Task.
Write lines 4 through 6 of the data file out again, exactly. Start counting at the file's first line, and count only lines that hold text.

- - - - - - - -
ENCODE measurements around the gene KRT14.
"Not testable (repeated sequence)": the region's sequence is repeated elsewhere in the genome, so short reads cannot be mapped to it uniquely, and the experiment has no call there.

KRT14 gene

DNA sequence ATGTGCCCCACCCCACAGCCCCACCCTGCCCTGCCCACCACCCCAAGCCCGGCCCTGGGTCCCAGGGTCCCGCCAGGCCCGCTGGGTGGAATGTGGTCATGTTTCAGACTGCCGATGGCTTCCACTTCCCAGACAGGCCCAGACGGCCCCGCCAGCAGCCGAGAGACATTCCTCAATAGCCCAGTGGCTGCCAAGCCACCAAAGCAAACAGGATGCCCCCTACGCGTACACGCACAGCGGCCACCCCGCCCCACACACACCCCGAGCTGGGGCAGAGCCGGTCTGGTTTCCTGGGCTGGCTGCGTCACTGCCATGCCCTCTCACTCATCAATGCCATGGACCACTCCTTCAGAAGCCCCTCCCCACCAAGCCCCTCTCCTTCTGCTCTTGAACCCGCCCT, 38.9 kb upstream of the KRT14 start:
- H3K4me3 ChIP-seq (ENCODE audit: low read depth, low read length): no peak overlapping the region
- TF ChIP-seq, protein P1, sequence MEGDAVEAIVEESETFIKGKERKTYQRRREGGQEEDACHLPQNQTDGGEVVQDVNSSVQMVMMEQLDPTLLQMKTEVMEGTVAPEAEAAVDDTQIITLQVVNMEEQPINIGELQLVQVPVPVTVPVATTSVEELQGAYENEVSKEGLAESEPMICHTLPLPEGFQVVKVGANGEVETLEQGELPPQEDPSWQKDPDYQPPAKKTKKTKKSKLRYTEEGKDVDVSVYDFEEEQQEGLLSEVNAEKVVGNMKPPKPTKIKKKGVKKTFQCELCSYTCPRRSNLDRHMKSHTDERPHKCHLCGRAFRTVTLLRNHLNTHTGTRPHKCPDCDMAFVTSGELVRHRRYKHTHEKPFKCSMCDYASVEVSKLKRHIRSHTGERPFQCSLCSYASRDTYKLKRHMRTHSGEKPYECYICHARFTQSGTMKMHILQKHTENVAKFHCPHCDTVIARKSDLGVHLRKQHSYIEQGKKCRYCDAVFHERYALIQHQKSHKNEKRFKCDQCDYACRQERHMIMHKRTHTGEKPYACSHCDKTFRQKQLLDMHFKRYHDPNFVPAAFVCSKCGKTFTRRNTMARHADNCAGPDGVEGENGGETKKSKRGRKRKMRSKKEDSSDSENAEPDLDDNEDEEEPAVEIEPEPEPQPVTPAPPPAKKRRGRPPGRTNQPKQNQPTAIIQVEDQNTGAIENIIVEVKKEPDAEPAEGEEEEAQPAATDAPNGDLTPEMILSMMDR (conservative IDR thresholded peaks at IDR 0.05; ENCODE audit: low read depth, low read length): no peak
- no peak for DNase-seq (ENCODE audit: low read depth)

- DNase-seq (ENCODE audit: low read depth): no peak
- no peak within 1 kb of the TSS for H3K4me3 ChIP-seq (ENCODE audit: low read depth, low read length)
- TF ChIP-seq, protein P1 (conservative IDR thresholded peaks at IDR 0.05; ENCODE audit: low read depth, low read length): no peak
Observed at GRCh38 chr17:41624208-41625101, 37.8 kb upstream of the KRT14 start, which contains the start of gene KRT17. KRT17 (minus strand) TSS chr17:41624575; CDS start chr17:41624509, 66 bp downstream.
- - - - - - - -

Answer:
DNA sequence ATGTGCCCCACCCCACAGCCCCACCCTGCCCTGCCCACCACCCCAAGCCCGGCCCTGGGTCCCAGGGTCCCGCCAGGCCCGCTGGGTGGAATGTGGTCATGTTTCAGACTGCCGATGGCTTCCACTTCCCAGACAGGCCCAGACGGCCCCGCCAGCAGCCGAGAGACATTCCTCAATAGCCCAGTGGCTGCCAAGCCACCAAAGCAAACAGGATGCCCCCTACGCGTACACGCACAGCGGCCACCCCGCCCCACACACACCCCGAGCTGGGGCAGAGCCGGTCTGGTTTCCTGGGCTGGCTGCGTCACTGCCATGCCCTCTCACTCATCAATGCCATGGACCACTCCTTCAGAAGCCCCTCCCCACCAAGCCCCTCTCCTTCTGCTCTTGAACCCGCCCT, 38.9 kb upstream of the KRT14 start:
- H3K4me3 ChIP-seq (ENCODE audit: low read depth, low read length): no peak overlapping the region
- TF ChIP-seq, protein P1, sequence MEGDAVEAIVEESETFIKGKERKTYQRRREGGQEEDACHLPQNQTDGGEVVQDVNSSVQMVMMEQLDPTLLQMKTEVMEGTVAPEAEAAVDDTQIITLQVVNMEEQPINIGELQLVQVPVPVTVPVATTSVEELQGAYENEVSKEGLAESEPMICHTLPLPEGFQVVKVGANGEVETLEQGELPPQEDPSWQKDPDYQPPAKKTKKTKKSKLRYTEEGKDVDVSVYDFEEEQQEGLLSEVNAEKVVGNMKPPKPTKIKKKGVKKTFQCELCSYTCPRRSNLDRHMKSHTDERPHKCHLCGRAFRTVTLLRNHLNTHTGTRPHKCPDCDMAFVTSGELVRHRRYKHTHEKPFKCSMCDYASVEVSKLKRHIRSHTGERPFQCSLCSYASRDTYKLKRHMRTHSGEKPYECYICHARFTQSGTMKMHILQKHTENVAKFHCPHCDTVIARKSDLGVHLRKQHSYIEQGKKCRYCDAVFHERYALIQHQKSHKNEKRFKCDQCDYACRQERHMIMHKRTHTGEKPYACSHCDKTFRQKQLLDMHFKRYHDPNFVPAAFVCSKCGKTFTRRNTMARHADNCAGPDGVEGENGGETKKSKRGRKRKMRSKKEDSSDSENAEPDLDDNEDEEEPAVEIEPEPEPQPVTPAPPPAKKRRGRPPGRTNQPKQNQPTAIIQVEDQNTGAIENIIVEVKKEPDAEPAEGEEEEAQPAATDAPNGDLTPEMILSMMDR (conservative IDR thresholded peaks at IDR 0.05; ENCODE audit: low read depth, low read length): no peak